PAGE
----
A “well-preserved, largely complete” skull of a long-extinct woolly rhinoceros has been uncovered by a digger driver in fenland farmland close to Cambridge.
Jamie Jordan, a “self-taught palaeontologist” and head of the archaeology group Fossils Galore in the Cambridgshire town of March, said of the fossil: “I couldn’t believe my eyes.”
“It’s a very rare find so it’s going to take pride of place at the fossil centre,” he added.
Woolly rhinos roamed Britain until their extinction around 35,000 years ago and their remains have been dug up all across Europe and Russia. This extinction date means that the skull must be at least 35,000 years old, but could be much older.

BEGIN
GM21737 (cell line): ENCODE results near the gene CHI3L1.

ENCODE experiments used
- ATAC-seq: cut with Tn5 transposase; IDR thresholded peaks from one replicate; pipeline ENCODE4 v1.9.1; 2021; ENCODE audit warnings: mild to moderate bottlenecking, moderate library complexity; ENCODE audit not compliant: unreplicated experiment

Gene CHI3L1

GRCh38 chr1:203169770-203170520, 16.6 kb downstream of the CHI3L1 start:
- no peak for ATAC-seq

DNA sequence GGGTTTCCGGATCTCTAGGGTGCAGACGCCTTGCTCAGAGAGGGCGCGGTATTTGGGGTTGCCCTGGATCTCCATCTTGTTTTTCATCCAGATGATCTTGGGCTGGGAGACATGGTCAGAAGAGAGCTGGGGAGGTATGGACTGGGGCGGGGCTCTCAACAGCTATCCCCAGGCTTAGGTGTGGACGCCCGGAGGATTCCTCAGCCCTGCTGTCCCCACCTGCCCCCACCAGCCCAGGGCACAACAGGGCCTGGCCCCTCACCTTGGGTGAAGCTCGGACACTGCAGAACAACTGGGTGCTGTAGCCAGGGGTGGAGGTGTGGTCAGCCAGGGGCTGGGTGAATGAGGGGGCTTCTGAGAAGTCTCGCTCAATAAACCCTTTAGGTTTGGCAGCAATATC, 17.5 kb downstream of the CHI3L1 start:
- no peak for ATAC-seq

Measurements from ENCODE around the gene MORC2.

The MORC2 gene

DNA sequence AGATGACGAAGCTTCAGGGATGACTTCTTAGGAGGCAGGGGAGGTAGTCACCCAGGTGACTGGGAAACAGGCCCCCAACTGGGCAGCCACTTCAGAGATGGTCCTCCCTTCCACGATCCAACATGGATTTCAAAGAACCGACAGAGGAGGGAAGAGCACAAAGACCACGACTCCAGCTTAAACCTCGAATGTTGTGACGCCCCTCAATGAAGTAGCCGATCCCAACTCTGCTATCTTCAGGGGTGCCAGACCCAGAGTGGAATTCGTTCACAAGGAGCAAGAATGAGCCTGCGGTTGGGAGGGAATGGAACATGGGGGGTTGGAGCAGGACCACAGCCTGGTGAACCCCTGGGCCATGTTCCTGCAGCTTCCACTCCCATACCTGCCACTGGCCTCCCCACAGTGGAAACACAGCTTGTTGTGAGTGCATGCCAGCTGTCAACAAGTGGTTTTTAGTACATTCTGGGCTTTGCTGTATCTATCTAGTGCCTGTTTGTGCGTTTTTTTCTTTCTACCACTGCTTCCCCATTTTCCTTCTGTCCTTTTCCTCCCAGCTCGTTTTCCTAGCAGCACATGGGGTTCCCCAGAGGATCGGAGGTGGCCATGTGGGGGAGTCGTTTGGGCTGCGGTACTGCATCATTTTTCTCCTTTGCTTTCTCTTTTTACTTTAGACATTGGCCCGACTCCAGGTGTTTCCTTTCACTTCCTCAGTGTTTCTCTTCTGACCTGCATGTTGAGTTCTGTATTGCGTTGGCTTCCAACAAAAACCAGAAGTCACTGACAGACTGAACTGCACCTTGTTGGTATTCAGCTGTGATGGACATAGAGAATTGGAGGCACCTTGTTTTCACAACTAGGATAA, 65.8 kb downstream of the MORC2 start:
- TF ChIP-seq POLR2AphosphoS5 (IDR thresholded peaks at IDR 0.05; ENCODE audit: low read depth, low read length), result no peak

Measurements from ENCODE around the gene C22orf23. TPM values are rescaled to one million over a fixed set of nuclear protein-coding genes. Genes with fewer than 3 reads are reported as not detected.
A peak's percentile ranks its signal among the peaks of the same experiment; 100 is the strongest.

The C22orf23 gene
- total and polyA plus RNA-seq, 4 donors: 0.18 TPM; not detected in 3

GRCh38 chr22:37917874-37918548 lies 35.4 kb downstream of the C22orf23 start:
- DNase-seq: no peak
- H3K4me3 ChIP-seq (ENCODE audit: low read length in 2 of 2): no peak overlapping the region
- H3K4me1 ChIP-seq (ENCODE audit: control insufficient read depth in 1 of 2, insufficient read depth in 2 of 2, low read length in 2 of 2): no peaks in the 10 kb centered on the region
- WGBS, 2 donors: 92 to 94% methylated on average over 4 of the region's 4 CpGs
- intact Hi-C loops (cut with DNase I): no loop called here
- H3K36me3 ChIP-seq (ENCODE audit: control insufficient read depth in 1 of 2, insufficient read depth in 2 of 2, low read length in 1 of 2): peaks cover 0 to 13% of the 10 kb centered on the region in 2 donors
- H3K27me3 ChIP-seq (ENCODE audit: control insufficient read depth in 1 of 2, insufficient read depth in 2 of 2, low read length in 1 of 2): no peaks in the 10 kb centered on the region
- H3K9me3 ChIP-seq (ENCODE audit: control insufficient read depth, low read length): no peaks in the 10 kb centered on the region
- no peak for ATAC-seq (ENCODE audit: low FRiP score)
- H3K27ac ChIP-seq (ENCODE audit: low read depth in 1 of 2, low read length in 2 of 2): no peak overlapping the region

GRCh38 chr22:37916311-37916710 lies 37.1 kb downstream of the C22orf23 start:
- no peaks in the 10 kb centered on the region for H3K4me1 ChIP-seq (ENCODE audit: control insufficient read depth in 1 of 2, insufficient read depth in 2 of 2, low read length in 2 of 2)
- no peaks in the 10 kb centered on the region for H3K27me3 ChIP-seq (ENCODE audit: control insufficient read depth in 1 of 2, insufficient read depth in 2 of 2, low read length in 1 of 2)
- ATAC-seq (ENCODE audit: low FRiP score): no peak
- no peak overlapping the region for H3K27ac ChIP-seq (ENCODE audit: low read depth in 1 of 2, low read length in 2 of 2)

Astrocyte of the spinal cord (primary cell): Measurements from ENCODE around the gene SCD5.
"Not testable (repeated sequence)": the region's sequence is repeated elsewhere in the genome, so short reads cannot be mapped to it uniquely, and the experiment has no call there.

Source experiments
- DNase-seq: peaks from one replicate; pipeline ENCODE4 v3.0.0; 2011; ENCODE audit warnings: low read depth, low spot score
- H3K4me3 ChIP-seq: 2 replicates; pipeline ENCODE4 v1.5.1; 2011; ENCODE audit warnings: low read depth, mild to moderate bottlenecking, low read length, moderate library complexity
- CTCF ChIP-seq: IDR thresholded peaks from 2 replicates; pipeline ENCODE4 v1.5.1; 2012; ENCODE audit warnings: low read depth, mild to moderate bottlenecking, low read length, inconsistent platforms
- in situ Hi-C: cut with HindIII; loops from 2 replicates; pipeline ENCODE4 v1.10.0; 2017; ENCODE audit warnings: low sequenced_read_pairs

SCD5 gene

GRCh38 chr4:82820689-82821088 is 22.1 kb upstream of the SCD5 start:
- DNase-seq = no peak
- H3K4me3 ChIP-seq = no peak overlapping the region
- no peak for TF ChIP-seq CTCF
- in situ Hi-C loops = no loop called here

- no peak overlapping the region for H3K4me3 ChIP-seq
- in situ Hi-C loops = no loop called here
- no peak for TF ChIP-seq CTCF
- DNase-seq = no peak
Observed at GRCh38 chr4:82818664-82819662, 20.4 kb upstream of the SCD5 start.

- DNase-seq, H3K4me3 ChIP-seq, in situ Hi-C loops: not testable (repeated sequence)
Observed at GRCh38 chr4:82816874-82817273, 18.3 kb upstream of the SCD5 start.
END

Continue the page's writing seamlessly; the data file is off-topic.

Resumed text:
Today, wildlife watchers in Cambridgeshire are unlikely to come face to face with anything more alarming than a badger, but the area was once home to some formidable prehistoric creatures, many of which are on public display in the city’s Sedgwick Museum.
Remains of cave lions, mammoths, wild boar, walruses, Pleistocene hippopotamuses and straight-toothed elephants have all been found close to Cambridge, as well as wild oxen complete with injuries caused by human-made tools. Fossilised sharks with dagger-like teeth have also been uncovered in Cherry Hinton.